By Alois Vinga
THE Zimbabwe Human Rights Commission (ZHRC) has called on the country’s security forces to respect the media in the wake of numerous reports of continued arrests and assaults on journalists.
In a statement on the protection of the Right to Press Freedom, ZHRC called on the government to respect, protect and promote the rights of media practitioners.
“Government should enable media houses which are in compliance with laws regulating the media to operate without interference and undue restraint,” ZHRC said.
The rights commission said since the initial phase to the national lockdown due to the Covid-19 lockdown violations in the forms of failure to recognise the media as an essential service, restrained movement, physical assault by law enforcement agents, degrading treatment and increased accusations on publishing falsehoods were noted.
ZHRC reminded government that freedom of the press should be exercised freely.
“It includes the right to report news, circulate opinions without interference from the government and protection of the confidentiality of journalists’ sources of information as well as guarantee of the safety of journalists, among others,” said the rights commission.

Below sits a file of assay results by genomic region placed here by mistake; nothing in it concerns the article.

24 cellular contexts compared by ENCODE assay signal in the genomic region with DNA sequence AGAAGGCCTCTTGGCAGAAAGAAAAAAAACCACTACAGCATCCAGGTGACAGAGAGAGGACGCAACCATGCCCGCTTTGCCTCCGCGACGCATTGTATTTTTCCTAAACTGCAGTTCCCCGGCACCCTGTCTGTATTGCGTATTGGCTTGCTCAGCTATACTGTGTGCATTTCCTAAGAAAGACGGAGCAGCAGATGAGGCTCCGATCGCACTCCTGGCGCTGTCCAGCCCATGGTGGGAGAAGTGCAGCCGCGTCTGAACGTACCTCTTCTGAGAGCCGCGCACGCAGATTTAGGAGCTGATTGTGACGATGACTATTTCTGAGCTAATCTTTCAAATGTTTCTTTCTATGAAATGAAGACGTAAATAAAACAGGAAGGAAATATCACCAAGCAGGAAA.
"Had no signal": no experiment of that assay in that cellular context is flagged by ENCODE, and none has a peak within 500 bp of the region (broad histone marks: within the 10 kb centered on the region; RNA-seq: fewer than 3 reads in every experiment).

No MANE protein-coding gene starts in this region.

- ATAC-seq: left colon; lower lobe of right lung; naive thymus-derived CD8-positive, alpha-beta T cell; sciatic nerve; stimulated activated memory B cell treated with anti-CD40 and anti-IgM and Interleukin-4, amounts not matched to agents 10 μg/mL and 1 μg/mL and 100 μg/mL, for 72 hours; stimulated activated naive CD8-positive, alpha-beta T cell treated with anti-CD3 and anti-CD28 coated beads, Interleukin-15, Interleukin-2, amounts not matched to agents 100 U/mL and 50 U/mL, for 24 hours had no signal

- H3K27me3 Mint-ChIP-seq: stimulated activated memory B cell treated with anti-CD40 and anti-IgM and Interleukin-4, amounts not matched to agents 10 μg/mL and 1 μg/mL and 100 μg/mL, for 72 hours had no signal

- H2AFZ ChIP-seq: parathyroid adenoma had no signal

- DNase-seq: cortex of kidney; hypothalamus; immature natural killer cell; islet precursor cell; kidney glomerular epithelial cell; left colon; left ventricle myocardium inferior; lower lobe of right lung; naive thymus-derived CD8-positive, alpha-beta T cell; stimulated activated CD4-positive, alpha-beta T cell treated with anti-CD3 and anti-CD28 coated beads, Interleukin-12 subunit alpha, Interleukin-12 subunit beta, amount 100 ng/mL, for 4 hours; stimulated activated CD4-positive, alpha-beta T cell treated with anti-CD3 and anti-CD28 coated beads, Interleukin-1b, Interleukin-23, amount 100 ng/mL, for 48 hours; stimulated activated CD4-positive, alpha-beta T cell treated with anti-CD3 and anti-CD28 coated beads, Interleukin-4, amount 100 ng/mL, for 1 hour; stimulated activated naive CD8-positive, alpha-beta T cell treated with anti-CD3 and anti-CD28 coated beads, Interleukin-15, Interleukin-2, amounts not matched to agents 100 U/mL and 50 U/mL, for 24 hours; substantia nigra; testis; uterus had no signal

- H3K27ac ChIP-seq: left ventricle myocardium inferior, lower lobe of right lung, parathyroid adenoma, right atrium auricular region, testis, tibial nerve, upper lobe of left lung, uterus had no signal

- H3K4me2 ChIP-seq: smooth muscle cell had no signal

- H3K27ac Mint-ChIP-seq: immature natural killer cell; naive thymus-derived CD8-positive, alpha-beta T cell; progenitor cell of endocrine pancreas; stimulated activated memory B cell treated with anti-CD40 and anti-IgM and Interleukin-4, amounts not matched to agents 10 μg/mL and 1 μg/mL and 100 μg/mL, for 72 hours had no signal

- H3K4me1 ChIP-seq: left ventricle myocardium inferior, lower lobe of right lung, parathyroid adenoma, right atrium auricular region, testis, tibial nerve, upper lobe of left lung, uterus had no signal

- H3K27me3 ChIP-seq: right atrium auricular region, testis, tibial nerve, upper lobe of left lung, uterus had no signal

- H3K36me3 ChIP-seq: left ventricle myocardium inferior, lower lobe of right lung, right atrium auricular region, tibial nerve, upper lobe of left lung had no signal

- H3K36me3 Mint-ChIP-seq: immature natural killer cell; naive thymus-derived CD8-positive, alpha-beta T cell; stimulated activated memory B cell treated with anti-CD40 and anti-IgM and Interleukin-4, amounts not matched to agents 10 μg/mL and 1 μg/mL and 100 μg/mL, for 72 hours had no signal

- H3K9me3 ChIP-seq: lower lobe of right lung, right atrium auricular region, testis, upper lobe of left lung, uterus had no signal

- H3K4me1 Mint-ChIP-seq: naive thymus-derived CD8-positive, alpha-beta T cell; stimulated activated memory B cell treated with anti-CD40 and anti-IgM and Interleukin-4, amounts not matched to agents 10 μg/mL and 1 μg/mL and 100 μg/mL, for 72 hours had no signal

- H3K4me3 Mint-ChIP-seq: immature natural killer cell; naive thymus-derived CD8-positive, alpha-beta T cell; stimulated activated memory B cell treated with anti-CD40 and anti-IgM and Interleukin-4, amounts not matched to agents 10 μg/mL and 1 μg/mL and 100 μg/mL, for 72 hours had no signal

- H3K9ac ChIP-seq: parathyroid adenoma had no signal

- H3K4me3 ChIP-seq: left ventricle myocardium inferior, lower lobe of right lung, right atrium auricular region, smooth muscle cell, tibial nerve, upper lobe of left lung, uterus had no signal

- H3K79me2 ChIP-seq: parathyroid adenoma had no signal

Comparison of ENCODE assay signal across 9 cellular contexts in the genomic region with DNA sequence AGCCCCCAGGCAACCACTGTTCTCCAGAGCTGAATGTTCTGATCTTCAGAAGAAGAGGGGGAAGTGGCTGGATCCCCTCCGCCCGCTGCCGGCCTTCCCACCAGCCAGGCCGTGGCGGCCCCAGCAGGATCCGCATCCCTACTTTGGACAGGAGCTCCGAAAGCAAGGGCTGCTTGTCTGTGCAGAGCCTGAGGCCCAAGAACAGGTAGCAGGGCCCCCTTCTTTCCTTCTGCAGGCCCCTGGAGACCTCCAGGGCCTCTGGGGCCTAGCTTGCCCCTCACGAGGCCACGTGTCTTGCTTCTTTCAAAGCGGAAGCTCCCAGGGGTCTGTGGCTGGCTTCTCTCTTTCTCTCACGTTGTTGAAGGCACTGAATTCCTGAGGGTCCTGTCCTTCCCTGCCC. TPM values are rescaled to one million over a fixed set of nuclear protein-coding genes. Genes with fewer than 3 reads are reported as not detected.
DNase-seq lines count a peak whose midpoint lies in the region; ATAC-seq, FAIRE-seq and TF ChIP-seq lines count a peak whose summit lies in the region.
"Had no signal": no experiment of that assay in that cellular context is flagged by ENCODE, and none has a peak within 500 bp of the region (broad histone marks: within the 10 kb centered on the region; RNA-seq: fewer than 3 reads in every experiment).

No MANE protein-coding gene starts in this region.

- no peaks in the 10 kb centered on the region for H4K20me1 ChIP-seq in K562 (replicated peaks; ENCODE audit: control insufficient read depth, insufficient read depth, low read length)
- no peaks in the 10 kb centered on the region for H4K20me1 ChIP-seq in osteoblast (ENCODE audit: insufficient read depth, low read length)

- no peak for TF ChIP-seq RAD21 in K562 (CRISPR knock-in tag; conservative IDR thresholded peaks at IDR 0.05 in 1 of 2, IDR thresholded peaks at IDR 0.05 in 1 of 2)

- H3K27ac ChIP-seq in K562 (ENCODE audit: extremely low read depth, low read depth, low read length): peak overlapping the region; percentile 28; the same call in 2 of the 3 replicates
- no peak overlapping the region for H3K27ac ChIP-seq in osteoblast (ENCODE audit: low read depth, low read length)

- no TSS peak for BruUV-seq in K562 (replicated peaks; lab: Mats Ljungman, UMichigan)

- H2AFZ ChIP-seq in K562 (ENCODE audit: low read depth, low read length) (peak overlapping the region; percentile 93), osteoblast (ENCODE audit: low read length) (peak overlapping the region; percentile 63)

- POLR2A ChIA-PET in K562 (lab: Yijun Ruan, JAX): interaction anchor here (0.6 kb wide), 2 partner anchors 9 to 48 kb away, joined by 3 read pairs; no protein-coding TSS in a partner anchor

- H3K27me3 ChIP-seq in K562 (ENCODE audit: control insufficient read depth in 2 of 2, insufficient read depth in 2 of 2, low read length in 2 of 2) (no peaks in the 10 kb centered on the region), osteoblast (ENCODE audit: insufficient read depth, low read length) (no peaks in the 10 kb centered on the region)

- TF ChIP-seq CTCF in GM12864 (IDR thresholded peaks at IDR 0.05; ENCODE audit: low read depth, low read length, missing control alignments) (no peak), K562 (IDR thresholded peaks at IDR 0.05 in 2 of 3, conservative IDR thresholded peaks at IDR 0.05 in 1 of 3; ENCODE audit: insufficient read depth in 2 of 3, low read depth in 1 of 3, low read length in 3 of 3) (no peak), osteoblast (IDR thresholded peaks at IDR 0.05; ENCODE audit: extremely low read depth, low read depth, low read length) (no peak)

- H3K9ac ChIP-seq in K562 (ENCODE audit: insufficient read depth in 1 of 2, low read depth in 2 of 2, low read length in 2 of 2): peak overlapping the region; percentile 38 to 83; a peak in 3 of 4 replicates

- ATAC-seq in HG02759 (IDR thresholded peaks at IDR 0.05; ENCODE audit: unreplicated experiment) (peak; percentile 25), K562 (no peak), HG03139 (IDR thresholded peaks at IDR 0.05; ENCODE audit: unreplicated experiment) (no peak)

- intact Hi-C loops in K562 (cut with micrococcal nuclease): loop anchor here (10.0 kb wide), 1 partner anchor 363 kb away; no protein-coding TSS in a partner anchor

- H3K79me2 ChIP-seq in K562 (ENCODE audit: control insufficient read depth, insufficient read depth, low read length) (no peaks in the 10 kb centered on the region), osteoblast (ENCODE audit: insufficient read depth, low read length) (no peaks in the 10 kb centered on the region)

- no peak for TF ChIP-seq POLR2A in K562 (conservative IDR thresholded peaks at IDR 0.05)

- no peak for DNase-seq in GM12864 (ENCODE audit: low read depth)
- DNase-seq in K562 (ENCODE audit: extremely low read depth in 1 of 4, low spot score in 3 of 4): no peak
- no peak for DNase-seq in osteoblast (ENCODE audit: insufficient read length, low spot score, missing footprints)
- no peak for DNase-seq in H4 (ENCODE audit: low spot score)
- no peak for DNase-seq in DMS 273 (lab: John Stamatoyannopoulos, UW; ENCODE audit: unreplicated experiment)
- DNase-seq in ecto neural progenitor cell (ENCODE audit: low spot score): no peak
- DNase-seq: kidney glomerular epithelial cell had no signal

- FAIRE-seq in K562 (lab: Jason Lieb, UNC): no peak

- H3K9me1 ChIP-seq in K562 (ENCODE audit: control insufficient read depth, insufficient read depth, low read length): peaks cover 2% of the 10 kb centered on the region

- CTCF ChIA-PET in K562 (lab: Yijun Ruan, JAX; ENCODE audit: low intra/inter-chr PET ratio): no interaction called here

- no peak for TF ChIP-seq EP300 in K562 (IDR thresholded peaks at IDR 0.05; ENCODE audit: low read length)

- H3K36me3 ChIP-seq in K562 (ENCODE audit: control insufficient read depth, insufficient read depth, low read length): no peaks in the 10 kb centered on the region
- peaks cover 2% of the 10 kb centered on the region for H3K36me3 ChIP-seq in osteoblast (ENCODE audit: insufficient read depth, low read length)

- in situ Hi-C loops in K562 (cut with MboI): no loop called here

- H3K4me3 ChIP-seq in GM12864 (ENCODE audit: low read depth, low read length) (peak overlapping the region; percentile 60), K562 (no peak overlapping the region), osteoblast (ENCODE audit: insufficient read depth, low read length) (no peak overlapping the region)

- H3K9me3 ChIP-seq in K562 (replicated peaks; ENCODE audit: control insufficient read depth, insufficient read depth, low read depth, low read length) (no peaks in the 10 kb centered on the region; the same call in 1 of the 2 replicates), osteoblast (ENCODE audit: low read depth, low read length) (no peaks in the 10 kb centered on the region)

ZHRC also said Section 61 of the constitution clearly guaranteed freedom of the media which included freedom to seek, receive and communicate ideas and other information.
Several local journalists have reported being beaten up by the security forces, sent back home, ordered to toyi-toyi, among other abuses.
Zimbabwe’s information ministry has worked closely with the media to protect their rights but often times the security forces continued to act otherwise.
ZHRC also challenged media practitioners and media houses to operate within the confines of the law and urged to desist from peddling falsehoods, fuelling conflict and violence and promoting divisions among citizens.
“Media should report truthfully and without fear or favour,” ZHRC added.